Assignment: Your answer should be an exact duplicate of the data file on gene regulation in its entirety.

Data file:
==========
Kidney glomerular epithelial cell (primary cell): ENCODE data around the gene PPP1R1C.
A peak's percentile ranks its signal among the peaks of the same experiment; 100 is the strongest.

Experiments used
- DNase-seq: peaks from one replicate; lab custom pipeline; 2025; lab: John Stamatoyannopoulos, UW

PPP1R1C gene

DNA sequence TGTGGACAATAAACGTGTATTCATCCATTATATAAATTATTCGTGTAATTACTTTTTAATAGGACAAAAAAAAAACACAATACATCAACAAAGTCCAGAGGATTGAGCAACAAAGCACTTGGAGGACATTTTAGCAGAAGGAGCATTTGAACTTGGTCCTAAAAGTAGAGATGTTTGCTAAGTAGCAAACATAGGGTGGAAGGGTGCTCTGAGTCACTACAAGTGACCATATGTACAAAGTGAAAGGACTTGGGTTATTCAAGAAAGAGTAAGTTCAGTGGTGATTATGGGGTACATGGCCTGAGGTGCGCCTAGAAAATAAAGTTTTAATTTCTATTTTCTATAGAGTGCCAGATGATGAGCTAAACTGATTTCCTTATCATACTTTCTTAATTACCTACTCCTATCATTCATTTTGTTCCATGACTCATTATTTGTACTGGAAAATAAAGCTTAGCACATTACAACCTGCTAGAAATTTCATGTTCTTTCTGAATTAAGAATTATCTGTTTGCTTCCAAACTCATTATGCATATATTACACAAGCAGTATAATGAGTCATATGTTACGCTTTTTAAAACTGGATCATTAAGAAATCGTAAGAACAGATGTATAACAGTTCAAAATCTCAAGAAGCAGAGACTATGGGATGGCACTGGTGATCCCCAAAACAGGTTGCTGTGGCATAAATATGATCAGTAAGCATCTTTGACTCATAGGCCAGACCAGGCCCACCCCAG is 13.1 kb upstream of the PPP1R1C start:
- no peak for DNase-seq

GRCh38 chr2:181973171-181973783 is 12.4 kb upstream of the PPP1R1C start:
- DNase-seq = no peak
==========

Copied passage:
Kidney glomerular epithelial cell (primary cell): ENCODE data around the gene PPP1R1C.
A peak's percentile ranks its signal among the peaks of the same experiment; 100 is the strongest.

Experiments used
- DNase-seq: peaks from one replicate; lab custom pipeline; 2025; lab: John Stamatoyannopoulos, UW

PPP1R1C gene

DNA sequence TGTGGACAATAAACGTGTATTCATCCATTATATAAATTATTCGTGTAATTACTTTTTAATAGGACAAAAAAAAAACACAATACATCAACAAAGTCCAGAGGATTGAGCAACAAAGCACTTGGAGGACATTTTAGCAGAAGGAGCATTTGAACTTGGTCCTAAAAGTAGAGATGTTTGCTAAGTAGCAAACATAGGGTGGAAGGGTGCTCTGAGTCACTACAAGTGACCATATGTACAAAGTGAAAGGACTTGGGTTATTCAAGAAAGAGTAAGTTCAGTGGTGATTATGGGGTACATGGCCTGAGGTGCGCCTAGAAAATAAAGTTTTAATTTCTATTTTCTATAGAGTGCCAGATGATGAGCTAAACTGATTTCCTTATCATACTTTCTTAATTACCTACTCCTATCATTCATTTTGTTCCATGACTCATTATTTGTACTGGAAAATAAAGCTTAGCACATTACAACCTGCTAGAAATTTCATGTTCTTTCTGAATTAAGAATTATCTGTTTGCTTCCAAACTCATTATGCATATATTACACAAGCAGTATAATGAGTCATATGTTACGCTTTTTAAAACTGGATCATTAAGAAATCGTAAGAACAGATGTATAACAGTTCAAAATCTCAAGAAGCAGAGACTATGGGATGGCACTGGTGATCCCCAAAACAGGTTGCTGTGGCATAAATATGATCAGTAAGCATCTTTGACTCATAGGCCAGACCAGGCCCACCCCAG is 13.1 kb upstream of the PPP1R1C start:
- no peak for DNase-seq

GRCh38 chr2:181973171-181973783 is 12.4 kb upstream of the PPP1R1C start:
- DNase-seq = no peak